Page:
I’m not sure I want to to answer this because while I don’t want to discourage anyone who wants to pursue an career in ceramics or in art, I certainly don’t want to blow sunshine up anyone’s ass either.
But here goes, to answer your direct questions directly:
"How do you make money off of your work?" I don’t. Yes I do sell, but I’ve never earned enough to break even with what I’ve spent on overhead. But I’m very flattered that you think enough people want to buy my work that you’d pose that question to me.
"Do you have a shop or booth somewhere?" I use Etsy from time to time, and I’ve done some local craft sales, and I have some functional work available for sale usually at a local pottery studio that I do glaze tech work for. But I admit, I’ve yet to put a consistent effort into this domain. I do show in art galleries sometimes, and I prefer selling through galleries, but I have yet to have a gallery that wants to pick me up as a ‘regular’.
"Are you ever commissioned?" Yes. My favorite part about commissions is that I know the piece I am making will have a home (other than mine). But commissions can be a double edged sword, and I don’t accept every commission that comes my way. I also know some artists who flat out refuse to do commissions because they’ve had bad experiences.
"Do you work another job?" Yes. I have a regular full time job working for ‘the man’. I also pick up extra money by mixing glazes for others.
Now to continue with raining on your parade, in the circle of artists that I’ve made the acquaintance of, I have not met one that can exclusively support themselves off of the sale of their work. They teach/do workshops, they own a studio space and create a school/gallery type thing or they rent out workspace, they do technical work for a larger ceramics studio/school, they are married or are in a domestic partnership with someone with a very good job they can depend on, they have already retired from a previous career and have incoming support from a retirement account, they have their own kiln and charge people for firing work, they have day jobs which may or may not be related to art somehow… and it’s usually a combination of these things.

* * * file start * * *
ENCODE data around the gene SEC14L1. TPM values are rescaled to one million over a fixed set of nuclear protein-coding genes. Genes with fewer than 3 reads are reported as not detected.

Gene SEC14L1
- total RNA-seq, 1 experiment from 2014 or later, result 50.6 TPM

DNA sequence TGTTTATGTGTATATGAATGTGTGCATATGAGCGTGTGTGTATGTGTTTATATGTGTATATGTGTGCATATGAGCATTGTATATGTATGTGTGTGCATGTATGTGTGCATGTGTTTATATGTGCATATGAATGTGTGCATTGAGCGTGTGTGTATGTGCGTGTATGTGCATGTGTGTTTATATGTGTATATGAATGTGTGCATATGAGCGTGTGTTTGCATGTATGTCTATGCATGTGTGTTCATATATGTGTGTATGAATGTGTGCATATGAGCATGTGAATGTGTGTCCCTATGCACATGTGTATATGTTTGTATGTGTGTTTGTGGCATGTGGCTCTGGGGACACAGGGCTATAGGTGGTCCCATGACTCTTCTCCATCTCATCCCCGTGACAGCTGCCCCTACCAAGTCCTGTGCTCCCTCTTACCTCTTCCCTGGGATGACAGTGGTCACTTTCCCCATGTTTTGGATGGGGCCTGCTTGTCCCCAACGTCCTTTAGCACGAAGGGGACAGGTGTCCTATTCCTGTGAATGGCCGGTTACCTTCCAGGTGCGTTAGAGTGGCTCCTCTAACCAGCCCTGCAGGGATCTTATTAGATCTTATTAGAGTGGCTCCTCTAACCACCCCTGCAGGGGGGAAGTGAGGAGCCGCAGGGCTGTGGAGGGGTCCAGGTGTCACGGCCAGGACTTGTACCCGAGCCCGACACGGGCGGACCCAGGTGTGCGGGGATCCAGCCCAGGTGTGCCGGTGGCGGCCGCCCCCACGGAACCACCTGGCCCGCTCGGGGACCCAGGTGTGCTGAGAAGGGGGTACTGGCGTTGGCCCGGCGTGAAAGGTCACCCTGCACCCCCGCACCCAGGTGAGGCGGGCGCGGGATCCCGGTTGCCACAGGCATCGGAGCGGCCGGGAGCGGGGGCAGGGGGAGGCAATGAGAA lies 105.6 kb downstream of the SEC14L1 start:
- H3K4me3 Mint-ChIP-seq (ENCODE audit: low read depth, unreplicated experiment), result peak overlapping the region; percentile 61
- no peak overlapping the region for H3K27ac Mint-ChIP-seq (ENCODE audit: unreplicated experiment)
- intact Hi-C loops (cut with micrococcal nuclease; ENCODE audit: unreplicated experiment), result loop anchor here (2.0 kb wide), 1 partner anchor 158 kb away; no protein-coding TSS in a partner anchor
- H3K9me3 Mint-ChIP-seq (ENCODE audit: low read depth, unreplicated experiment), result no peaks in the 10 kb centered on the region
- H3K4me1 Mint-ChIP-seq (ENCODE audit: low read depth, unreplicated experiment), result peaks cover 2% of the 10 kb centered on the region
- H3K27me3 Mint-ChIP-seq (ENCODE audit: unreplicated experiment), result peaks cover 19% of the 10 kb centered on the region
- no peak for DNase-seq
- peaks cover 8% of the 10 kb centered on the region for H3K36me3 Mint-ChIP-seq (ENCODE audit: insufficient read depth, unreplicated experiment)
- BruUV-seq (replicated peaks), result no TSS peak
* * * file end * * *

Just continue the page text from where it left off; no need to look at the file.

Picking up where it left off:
Now it is not all doom and gloom. I’m sure that there are ceramic artists out there who make enough money from the sale of their work that they can really independently support themselves. I don’t know of any, but I haven’t met every ceramic artist on the planet. If you are one, by all means speak up. And in the Austin area there have been at least two teaching studios (Clay Ways and Feats of Clay) and one production pottery (Sunset Canyon) that have been in business for a long time. I’ve never seen their balance sheets, but when you’ve been in business for a decade or more, I assume you have to be profitable at least some of those years.
I think it’s really good you are thinking about this now. I’ve seen a number of people come out of BFA programs really unprepared for the real world. They may be able to do the art speak thing, but they don’t know how to approach galleries. They can write an artist’s statement but they don’t know how to promote themselves or find sale venues that caters to the audience that would buy their work. They know how to glaze a pot, but they have no idea how to mix their own glazes or how to tell if a glaze is food safe or not. Don’t even get me started on things like sales tax, price/wage negotiations, or teaching. I’ve never been to art school myself, I’m not trying to saying you shouldn’t go. But I have seen a number of art school graduates have a tough time transitioning to professional artist, so thinking about this now puts you ahead of the curve.
In a nutshell, be prepared to ‘diversify’ your income stream.
Just never judge your success or failure as an artist by how much of your work sells or the price it can fetch. If you’ve got a roof over your head, food in your fridge, and you make the art that you want to make, you’re a success. And it doesn’t matter where the money comes from.
That probably doesn’t help you much but I wish you the best of luck. And if you or anyone else has any other questions, I don’t have all of the answers, but I’ll at least be honest.